The second chapter, by Crispin Wright, is devoted to ''Some reflections on the acquisition of warrant by inference''. Wright begins with a distinction between transmission of warrant and closure of warrant (across entailment). Closure is weaker, depending merely on the fact that the existence of warrant for premises ensures the existence of warrant for the conclusion. Transmission, on the other hand, depends on warrants for the premises giving warrant for the conclusion. Transmission fails -- though closure does not -- in cases where warrant for the premises depends on (antecedent) warrant for the conclusion (begging the question). Non transmissible warrants may be connected with the holism of empirical confirmation: in such cases, there is information-dependence of warrant. This may occur for inferential warrants. Another type of cases has to do with non-inferential warrants acting as preconditions for cognitive activities such as perception, memory or self- knowledge. This seems to be the kind of failure of transmission, which occurs in McKinsey cases. However, operational necessity, in such cases, entitles the subject to believe a priori that the relevant defeaters do not obtain, thus allowing both semantic externalism and authoritative self-knowledge.
Brian McLaughlin writes the next chapter, on ''McKinsey's challenge, warrant transmission, and skepticism''. He begins by noting that given the closure principle, the issue is ''whether it is possible to know a priori a contingent environmental proposition'' (80), where a contingent environmental proposition a priori entails the existence of the external world. McKinsey's incompatibilism would go through if there was any ''reason to believe that we can't know a priori that the external world exists'' (80). By contrast, some compatibilists claim that privileged self- knowledge and a priori mental externalism can refute some kinds of skeptical hypotheses. McLaughlin then notes that neither Wright's nor Davies' argument (see above) shows ''that no compatibilist argument could be one in which warrant transmits'' (88). McLaughlin distinguishes two notions of a priority: a weak notion in which a belief is a priori if it warranted but not on the basis of empirical evidence; a strong notion in which a belief is a priori if it is warranted but not on the basis of empirical evidence and if it is empirically indefeasible in the sense that it cannot be rebutted by empirical evidence. The same distinction applies to privileged access to mental states, yielding four possibilities for a given mental state: weakly privileged, weakly a priori external; weakly privileged, strongly a priori external: strongly privileged, weakly a priori external, strongly privileged, strongly a priori external. The three first possibilities would involve a failure of warrant transmission, though the fourth would not. However, such a case is considered as implausible by McLaughlin.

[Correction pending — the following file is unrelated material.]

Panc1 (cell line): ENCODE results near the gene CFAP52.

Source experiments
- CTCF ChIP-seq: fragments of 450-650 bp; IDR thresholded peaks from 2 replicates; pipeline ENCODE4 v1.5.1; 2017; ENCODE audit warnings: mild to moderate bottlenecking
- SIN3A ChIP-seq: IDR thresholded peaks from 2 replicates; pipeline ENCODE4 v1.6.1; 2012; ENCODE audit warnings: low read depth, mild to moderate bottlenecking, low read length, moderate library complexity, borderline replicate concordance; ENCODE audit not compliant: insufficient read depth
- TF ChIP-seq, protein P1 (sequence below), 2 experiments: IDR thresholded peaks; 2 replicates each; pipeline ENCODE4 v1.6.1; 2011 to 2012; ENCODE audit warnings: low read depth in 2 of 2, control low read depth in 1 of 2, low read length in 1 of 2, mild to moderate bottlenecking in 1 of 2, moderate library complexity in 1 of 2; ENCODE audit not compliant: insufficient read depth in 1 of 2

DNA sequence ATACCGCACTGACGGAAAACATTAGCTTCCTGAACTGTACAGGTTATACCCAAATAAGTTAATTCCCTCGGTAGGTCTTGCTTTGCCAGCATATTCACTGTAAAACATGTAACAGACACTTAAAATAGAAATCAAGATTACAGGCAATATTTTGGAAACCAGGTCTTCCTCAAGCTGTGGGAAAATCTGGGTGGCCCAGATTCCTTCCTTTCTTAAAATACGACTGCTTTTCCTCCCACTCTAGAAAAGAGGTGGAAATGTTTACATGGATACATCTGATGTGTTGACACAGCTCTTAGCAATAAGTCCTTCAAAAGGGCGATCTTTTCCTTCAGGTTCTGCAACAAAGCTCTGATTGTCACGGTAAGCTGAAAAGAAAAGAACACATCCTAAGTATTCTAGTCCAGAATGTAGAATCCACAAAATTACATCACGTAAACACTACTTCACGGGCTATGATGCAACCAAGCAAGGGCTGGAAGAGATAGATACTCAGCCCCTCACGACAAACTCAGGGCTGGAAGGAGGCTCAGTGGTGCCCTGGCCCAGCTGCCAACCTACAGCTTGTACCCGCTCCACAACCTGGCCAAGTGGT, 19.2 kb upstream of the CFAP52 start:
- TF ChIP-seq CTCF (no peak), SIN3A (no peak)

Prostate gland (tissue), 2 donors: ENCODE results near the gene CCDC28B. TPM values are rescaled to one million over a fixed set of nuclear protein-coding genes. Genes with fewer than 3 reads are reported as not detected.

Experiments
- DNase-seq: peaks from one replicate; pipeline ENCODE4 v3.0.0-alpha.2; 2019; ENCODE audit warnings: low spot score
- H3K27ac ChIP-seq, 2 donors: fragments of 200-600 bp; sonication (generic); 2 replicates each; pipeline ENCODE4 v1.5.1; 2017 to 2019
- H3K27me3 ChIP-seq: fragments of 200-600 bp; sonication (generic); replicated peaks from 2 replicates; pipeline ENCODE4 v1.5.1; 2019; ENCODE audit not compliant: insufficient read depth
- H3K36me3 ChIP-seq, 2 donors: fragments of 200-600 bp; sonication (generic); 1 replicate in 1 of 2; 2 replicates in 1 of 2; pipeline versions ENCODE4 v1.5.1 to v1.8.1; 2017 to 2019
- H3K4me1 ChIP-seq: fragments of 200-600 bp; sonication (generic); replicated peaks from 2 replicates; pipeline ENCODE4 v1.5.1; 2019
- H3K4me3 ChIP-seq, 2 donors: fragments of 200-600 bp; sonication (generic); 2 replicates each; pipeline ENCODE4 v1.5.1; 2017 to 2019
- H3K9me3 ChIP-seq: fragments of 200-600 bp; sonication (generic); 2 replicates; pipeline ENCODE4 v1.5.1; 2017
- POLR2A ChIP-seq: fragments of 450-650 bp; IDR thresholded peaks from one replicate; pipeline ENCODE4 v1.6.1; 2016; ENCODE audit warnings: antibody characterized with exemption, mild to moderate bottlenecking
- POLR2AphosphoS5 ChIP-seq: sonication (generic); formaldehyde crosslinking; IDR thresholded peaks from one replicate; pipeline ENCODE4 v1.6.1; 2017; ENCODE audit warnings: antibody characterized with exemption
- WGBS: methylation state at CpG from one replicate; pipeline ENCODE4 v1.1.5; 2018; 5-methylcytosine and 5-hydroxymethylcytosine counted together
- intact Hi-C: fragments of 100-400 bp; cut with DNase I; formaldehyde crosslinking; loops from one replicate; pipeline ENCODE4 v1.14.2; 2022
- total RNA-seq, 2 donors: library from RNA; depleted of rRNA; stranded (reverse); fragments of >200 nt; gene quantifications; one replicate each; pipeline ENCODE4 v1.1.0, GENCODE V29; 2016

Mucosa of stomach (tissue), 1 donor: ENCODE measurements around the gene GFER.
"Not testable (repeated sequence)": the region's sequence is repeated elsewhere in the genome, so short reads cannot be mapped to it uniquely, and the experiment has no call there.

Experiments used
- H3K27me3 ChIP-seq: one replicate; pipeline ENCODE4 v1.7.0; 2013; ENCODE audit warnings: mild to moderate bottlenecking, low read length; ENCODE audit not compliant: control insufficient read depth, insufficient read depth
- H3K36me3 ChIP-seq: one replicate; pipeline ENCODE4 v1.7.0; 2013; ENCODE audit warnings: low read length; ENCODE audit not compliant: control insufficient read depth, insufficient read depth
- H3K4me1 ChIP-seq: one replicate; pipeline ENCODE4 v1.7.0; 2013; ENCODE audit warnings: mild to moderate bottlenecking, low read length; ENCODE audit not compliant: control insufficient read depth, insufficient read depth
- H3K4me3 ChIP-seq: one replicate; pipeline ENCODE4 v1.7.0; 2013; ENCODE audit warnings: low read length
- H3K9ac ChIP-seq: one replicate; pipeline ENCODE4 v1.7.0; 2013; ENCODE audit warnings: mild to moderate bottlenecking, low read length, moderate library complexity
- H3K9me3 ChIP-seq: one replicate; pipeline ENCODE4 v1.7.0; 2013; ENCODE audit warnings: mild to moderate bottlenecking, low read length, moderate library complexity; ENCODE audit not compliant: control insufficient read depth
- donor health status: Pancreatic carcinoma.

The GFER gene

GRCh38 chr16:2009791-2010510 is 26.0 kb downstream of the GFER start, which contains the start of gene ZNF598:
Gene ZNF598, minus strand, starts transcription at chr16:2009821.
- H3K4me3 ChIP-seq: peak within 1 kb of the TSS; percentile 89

The fourth paper is by Michael McKinsey and deals with ''Transmission of warrant and closure of apriority''. He begins by rehearsing his incompatibilist argument. This leads him to the conclusion that either semantic externalism or privileged access is false. However, it seems that semantic externalism is true given ''semantic facts about cognitive predicates that contain small-scope proper names and indexical pronouns'' (99). Thus, privileged access should be restricted to logically narrow properties. McKinsey then turns to the problem of transmission of warrant. He agrees that there is a failure of transmission in his argument but insists that closure is sufficient to the validity of the argument and that warrant is not necessary. He notes that closure will apply similarly in strong and weak apriority arguments. However, he admits that there is a logical possibility that some form of semantic externalism might be consistent with privileged access. Yet, ''most forms of externalism imply that certain cognitive premises have very strong empirical consequences'' (112) and they are not subject to the closure objection. He concludes that ''[privileged access] is false, and so there is simply no point in looking for forms of externalism that are consistent with it'' (113).